Faith is at the core of our belief in the Son of God. It is something we all strive for and struggle with, depending on what happens in our lives. When things are going well, it’s easy to have faith, but so much harder when tragedy strikes.
If you search the New International Version (NIV) for “Faith” you will find it in 458 verses. In the English Standard Version (ESV), you will see 475 results. And, the New King James Version (NKJV), you’ll have 391 results. You can search any translation on Bible Gateway to see how many times a word appears and each search will reveal a list of verses to explore.
Editor’s Note: Being a parent is a daunting responsibility. How do parents know when they’re getting it “right” with their children? Is it possible for parents to know the right way to discipline their children in each situation? Andy and Sandra Stanley believe it is. In today’s post, Andy talks about how they discovered and practiced the key to effective discipline in their household, taken from their new bookParenting: Getting It Right.
Start children off on the way they should go, and even when they are old they will not turn from it — Proverbs 22:6
One of Sandra’s most brilliant moments of parenting came when the boys were eight and ten years old. She and I went out for the evening, and our longtime babysitter Pam looked after the kids.
When we walked through the door at the end of the night, we followed the usual script, asking her, “How’d it go? Was everyone well behaved?” Typically, Pam cheerfully reported that everything had been great. This time, however, she said, “Well, the boys …” She was reluctant to fill in the details of their misdeeds but eventually did. And it wasn’t good. They had been extremely disrespectful to her. Continue reading →
Why isn’t righteous anger ever listed among the things that a Spirit-filled life will bring us? If it’s righteous, why is it not akin to the “fruit of the Spirit,” like love, joy, peace, and gentleness? Why is anger in Scripture so consistently lumped in the other lists with things like, say, slander and malice, with no exclusions for the “righteous” variety? (See, for example, Colossians 3:8).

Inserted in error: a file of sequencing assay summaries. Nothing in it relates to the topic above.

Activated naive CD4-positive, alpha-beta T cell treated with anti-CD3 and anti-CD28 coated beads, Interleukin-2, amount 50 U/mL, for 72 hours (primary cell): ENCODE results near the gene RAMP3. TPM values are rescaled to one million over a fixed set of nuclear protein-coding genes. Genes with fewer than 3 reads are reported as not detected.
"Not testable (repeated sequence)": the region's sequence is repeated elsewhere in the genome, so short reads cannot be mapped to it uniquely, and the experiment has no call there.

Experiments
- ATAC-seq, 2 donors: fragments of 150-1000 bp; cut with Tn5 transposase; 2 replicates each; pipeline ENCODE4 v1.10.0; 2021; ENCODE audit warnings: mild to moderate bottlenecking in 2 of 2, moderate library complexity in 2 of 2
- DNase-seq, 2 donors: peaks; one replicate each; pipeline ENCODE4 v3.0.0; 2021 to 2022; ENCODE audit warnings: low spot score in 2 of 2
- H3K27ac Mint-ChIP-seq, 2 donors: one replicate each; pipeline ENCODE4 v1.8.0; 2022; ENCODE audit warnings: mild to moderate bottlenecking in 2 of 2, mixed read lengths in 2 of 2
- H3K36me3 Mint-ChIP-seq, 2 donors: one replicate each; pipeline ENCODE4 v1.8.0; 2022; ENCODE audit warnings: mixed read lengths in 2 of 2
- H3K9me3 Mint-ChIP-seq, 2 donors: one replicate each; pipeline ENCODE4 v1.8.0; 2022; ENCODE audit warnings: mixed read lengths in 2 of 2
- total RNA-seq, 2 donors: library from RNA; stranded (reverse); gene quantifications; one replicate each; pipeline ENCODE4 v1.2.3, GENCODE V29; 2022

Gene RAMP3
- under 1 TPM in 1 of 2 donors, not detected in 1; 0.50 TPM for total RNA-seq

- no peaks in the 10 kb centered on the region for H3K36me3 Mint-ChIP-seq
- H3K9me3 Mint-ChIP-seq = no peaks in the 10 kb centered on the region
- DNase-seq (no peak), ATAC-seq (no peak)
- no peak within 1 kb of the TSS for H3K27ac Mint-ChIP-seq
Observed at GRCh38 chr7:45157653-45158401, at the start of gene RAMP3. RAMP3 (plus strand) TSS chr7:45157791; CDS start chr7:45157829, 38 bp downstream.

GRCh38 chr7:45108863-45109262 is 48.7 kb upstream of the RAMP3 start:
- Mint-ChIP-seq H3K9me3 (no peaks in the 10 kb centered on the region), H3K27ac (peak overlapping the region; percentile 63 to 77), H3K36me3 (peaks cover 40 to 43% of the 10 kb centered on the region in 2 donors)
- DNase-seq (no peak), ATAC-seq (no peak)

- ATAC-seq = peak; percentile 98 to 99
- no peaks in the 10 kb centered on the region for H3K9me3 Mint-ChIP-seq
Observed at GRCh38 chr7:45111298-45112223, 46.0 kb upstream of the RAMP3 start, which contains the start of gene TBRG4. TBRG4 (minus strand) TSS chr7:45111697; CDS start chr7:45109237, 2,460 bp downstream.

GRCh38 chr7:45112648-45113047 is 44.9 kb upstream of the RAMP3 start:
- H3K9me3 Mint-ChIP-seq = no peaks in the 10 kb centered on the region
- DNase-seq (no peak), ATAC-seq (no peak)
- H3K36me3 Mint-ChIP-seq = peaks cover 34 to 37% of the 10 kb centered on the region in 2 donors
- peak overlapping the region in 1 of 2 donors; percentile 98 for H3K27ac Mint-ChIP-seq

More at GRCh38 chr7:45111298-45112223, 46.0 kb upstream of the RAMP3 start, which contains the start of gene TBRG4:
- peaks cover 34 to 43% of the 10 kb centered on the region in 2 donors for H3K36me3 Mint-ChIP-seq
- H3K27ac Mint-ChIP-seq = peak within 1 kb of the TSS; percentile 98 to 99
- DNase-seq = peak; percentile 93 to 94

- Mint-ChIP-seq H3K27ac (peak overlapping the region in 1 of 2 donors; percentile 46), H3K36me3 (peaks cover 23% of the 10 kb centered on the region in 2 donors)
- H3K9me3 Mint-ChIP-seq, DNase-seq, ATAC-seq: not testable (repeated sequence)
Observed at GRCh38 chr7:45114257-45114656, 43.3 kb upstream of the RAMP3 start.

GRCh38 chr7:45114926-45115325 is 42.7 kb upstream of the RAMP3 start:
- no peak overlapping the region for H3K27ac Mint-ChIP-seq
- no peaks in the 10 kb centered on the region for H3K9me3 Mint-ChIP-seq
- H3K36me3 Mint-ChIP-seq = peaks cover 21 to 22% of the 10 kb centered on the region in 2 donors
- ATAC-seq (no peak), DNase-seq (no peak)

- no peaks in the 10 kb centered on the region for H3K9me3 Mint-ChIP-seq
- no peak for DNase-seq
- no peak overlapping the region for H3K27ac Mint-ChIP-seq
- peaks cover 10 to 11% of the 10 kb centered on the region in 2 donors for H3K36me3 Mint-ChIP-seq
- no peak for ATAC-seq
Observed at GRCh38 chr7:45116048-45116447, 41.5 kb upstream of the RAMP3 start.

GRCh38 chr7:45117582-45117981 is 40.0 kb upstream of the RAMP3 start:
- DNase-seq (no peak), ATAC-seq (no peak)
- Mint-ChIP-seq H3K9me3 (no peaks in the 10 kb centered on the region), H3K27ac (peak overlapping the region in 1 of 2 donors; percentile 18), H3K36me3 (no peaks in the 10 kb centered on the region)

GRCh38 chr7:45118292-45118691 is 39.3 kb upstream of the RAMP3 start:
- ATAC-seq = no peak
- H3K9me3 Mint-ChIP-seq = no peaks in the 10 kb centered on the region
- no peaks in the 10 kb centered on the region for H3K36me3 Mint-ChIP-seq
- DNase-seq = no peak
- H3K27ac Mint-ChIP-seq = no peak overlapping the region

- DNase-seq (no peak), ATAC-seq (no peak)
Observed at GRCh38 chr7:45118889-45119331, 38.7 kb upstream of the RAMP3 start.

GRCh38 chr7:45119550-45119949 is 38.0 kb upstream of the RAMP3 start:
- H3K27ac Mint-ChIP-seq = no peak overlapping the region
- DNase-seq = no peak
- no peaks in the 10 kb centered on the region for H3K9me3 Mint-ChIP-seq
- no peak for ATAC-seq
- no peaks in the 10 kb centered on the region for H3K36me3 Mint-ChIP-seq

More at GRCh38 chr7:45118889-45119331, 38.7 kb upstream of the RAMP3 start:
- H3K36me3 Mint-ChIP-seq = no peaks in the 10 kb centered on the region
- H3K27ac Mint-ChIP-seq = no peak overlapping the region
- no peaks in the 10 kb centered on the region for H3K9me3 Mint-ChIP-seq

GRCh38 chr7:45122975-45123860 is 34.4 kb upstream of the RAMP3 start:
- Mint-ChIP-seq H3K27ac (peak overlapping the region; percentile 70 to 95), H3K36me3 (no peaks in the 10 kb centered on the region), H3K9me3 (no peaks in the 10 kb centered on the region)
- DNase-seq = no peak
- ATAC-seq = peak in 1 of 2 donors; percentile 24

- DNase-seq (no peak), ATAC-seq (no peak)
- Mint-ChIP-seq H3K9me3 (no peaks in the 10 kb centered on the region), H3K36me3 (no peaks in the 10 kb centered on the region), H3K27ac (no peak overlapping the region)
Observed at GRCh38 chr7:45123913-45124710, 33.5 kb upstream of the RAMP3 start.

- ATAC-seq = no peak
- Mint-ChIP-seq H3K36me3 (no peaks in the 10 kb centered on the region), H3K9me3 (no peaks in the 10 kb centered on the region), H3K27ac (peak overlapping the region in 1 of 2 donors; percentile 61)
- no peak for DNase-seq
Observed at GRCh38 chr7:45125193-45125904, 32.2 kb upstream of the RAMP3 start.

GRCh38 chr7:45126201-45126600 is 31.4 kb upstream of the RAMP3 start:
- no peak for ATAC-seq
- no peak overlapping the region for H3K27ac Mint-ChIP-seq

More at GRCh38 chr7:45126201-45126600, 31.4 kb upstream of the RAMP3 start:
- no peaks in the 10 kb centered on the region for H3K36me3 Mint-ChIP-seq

We aren’t to just pretend anger away or feel guilty for the initial emotion of anger. But we are to deal with it, with the goal of eradicating it within us. This, of course, is not easy to do, but it’s not complex to understand, either.
Few ever present the radical implications of what it means to die to ourselves and what it means to practice a lifestyle of forgiveness. “Stepping out of anger,” Dallas Willard says, “means you are surrendering your will to God. It means you have accepted that you don’t have to have your way.” When I’ve read commentaries on Ephesians 4:31, where Paul says to get rid of bitterness, anger, evil speaking, and so on, the commenter very often inserts the word unreasonable before anger. But that’s not in the text, and the commenter doesn’t extend the “unreasonable” standard to anything else on the list. (What about “unreasonable bitterness”?)
What we have done for ourselves alone dies with us; what we have done for others and the world remains and is immortal. —Albert Pike
A while back, I bumped into an older lady who recognized me as the pastor of Life.Church. She explained that she was a member of another church in town. Although I didn’t know her pastor well, I said that I’d heard a lot of great things about him. She responded, “Wow! I can’t believe you’re speaking well of the competition.” Shocked, I explained that in no way did I view her church as a competitor. She shot back, “Well, your church is definitely our competition. We’re fighting to make sure we get as many members as we can before you and other churches get them all.”